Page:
How to Grow Climbing Roses?

grow climbing rose pink

Climbing roses produce long canes that are perfect for trailing on pillars, fences, gazebos, and arbors. They bear large single or clustered flowers along the stems. Climbers can be encouraged to bloom more profusely by training their canes horizontally. Securing them loosely to the supporting structure will encourage the young shoots to climb.

Climbing roses often burst into a prolific display of flowers in spring and then sporadically bloom throughout the rest of the growing season. Their flowering pattern depends on the variety planted. Deadheading the flowers regularly can promote continuous blooming. If you decide to prune the plant for the first time before winter, it can increase the number of blooms later. These perennial plants are cold-hardy in zones 4-11.

Where to Plant Climbing Roses

Climbing roses need support structures such as plant obelisk trellises, pergolas, garden arbors, or fences, and they require enough space to spread out and get the airflow necessary for maintaining health. Unlike true vines, they don’t climb on their own and can’t support themselves, so gardeners often need to tie the roses to the plant support at multiple points.

Plant climbing roses in a location that receives ample sunlight for most of the day. They prefer well-draining, fertile soil. If needed, improve the soil with compost or other organic materials before planting.

How and When to Grow Climbing Roses

The best way to start planting climbing roses is as bare-root plants. Plant them at the end of winter or early spring when the soil is not frozen or waterlogged from winter snow. This gives the roots time to establish before the hot summer. Bare-root plants adapt easily to new soil as they are not transplanted from other growing media.

Don’t wait too long to begin training the roses onto supports; the stems become woody and challenging to handle. In most cases, simple ties with natural jute twine or other soft materials can suffice. If you plan to train roses to grow on a wall or solid surface, install a trellis or support system a few inches away from the wall. Without support, roses cannot climb hard, smooth surfaces. Leave some space behind the plant to promote good air circulation.

If the planting area has poor drainage, amend the soil with compost or well-rotted organic matter. Before planting, soak the roots of bare-root roses in water for a few hours. Dig a hole approximately 18 inches by 18 inches and form a mound at the bottom of the hole. Place the rose, allowing the roots to spread loosely over the mound. The plant should sit at soil level. Backfill the hole with soil and gently press down with your hands, then water the plant.

climbing roses

Caring for Climbing Rose

Climbing roses require the same care as regular rose bushes.

Roses can tolerate some shade, but they perform best when receiving four to six hours of full sunlight daily, resulting in larger and fuller blooms.

Soil and Water
Fertile, well-draining soil is ideal for roses. If your soil is lacking, enhance it with fertilizer or compost. They prefer moist soil with a neutral to alkaline pH. Soil should be well-draining. Each rose plant needs about 2 gallons of water per week, but be careful not to overwater, as this can lead to root rot.

Temperature and Humidity
The ideal temperature for climbing roses is between 50°F and 80°F. If the temperature exceeds 80 degrees Fahrenheit, ensure your roses get some afternoon shade to protect them from excessive heat. Similarly, if the temperature drops below 32°F, cover the plants but avoid covering them too early in the season. Wait until the first frost.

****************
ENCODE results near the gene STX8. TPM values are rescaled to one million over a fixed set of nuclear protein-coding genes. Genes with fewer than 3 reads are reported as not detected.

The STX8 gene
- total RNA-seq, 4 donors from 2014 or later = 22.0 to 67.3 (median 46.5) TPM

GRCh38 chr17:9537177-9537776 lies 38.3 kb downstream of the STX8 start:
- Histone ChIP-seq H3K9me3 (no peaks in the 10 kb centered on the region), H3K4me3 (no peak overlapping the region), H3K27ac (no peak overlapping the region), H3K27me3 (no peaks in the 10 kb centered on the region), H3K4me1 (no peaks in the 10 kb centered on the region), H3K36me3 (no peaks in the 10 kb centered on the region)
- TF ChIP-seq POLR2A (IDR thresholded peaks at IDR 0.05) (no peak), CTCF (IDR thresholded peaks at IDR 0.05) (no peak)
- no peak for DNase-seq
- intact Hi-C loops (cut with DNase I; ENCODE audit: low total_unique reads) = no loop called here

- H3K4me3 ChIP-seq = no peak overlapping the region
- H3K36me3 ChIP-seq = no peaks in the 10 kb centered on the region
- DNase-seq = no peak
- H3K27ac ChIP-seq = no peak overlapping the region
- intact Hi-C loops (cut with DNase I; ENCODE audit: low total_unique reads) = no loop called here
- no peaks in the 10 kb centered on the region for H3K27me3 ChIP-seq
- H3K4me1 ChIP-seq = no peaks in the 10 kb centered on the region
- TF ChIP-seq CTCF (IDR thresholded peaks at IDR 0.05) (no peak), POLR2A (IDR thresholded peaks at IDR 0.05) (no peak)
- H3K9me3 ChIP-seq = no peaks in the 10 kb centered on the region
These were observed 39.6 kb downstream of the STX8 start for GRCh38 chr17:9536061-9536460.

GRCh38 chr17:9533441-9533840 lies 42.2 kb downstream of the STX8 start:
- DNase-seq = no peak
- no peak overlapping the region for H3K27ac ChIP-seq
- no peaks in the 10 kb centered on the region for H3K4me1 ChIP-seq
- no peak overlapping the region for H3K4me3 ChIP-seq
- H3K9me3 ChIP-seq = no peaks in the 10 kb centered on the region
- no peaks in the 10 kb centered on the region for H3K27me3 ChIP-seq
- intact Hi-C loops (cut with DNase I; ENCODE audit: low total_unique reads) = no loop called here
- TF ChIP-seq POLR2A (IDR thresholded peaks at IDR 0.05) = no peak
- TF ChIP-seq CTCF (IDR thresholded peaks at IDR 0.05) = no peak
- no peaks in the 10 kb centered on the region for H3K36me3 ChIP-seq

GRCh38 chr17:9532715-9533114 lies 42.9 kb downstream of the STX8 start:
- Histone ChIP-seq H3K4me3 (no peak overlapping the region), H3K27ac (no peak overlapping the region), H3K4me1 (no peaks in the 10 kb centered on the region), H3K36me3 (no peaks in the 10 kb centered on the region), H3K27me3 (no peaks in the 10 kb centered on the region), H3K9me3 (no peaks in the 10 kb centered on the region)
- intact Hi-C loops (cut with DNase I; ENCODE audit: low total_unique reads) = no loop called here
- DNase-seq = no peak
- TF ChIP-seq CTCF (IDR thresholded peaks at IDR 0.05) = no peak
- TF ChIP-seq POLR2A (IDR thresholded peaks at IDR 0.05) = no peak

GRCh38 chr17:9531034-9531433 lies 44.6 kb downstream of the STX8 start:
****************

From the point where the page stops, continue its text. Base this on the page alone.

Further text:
For the first planting of climbing roses, add compost to the soil. Once the plants are established, use a balanced fertilizer every two to three weeks as per the manufacturer’s instructions. Stop fertilizing about eight weeks before the first expected frost to limit potential damage to new growth due to cold temperatures.

After one or two years, when your climbing roses are established, you can start pruning them regularly. Typically, you only need to prune climbing roses once a year, after the first main bloom. This is a good time to deal with any diseased or damaged canes and prune to improve airflow or guide future growth. Avoid pruning roses in the fall, as pruning stimulates new growth.

Container Planting and Repotting Climbing Roses

Container planting is effective for climbing roses, just like for rose bushes. Pots need to be large, at least seven to 10 gallons, as climbing roses grow vigorously and spread upward. If the roses are small varieties, providing support by inserting small trellises into the pot during planting can be sufficient. However, for standard-sized roses, positioning them close to a trellis or fence is a better option for support to avoid the pot becoming top-heavy.

Use a mixture of peat moss, potting soil, and mulch, and fill the pot halfway. When planting roses, keep the bud union (the junction between the stem and the root system) about 2 inches below the soil surface. Water regularly or set up a drip irrigation system to keep the soil consistently moist.

Supporting and Training for Climbing Roses

Climbing roses are usually trained to suitable supports such as garden arches, obelisk trellis or expanding trellis. As they can easily grow to heights between 7 and 13 ft., they will always require some form of support. As mentioned, the classic solution is to train them onto garden arches and also flower arbours. Other options include larger, solid garden obelisks, sturdy free-standing trellises, pergolas, rose tunnels and wrought iron gazebos. And of course, fences, wall trellises and iron railings are also suitable.